Average Neighborhood Poverty Rate for Federally Subsidized Housing by Subsidized Housing Type: Syracuse, NY (2020)

Bar chart showing public housing in higher poverty neighborhoods than LIHTC, HCV, and HUD Multifamily buildings in both City of Syracuse and Syracuse Metro-area.

In Syracuse, the average neighborhood poverty rate was highest for households living in HUD Public Housing units. HUD Public Housing units were, on average, located in neighborhoods where 61.4% of the population had incomes below the federal poverty line. The average neighborhood poverty rate was lowest for households living in HUD Housing Choice Voucher units. HUD Housing Choice Voucher units were, on average, located in neighborhoods where 33.8% of the population had incomes below the poverty line.

Learn more about the research, and ways to strengthen resources in high poverty neighborhoods.

New Maps in “Neighborhood Variations” Section

Three new maps have been added to the “Neighborhood Variations” section of the Housing Needs Assessment: Homeownership Rate by Neighborhood, Median Home Values By Neighborhood, and Change in Median Home Value by Neighborhood. Understanding homeownership variations across neighborhoods can help to target a mix of affordable housing programs and policies, while variations in median housing prices across neighborhoods indicates where opportunities for creating affordable homeownership exist. Using all three of these maps together can offer additional trends and insights.

Homeownership Rate by Neighborhood: New Haven, CT (2020)

Map showing lower homeownership rates in central New Haven and higher rates in surrounding areas.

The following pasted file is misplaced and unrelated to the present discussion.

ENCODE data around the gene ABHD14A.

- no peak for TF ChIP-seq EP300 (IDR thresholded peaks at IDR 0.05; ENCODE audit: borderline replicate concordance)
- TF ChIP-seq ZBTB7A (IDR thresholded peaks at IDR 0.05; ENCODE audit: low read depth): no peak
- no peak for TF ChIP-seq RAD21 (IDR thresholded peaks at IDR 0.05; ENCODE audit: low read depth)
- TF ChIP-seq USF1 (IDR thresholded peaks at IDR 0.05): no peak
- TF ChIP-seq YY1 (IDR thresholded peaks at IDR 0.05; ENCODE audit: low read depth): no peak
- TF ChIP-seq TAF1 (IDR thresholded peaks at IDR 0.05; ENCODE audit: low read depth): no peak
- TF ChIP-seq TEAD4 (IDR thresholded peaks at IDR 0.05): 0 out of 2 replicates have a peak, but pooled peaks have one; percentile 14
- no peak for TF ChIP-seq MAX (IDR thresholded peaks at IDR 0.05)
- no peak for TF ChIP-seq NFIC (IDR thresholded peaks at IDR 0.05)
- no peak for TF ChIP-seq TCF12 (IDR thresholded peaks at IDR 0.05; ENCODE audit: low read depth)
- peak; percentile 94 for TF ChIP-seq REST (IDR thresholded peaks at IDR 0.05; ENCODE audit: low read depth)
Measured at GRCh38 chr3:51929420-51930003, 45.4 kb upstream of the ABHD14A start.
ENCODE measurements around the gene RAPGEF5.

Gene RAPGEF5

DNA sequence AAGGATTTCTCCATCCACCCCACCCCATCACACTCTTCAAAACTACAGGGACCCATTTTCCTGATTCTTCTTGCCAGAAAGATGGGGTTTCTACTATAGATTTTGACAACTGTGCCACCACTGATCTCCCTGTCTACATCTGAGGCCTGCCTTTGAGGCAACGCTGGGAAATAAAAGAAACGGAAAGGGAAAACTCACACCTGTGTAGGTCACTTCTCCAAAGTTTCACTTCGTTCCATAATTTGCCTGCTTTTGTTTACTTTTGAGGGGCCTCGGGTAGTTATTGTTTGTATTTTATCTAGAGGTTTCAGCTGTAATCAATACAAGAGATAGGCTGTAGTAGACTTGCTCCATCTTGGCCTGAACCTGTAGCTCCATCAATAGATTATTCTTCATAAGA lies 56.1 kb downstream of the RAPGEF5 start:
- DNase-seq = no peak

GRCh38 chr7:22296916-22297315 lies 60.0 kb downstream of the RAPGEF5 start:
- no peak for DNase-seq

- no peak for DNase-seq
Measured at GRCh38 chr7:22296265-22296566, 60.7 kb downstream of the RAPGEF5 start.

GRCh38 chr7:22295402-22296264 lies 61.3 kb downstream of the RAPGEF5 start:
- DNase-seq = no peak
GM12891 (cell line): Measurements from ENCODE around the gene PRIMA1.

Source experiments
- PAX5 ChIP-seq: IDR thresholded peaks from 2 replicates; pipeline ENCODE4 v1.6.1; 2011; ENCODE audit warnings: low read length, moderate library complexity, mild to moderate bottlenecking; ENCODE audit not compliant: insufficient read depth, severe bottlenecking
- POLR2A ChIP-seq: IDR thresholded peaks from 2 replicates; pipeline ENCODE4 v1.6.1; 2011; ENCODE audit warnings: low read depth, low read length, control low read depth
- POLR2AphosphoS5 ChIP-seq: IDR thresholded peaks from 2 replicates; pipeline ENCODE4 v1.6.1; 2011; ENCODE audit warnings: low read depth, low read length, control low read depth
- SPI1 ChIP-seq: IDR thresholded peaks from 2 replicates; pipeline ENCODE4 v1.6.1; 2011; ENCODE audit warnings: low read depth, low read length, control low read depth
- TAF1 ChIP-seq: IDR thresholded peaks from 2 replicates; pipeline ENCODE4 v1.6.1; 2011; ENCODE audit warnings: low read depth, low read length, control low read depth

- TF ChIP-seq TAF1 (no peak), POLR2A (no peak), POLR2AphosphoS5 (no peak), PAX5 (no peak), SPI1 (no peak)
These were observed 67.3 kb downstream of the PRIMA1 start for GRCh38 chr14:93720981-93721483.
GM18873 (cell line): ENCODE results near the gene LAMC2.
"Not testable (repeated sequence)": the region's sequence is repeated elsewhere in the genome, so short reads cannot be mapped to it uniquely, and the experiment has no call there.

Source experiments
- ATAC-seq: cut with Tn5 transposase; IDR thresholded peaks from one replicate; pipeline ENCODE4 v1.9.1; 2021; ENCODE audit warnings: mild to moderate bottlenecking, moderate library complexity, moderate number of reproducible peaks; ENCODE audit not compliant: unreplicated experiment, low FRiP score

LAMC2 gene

Median Home Values By Neighborhood: New Haven, CT (2020)

Map showing lower home values in central New Haven and higher in surrounding neighborhoods.

As of 2020, the median home price in New Haven, CT was $252,300. The map illustrates variation in median home prices by census tract in New Haven as of 2020.

Change in Median Home Value by Neighborhood: New Haven, CT (2020)

Map showing larger home value increases in central New Haven and lower increases in surrounding neighborhoods.

This map illustrates the change in median home prices in New Haven, CT between 2015 and 2020 by census tract.

Other Features, and Feedback

In addition to these updates, we’ve added a “Dissimilarity Index”, which breaks down neighborhood diversity with a simple 0-100 score, a count of Housing Choice Voucher-assisted units, and a Data Dictionary to provide additional details about the sources and methodology used for each figure and statistic in the comprehensive report.

To contact the Housing Solutions Lab with ideas or suggestions about how to further refine the HNAT, visit “Ask the Lab”. They are continually revising and improving the tool, and welcome user feedback and requests.

For questions about accessing and using select indicators available in PolicyMap, please use the form on PolicyMap’s support page.

For inquiries about Branded Mapping Platforms powered by PolicyMap, request more information here.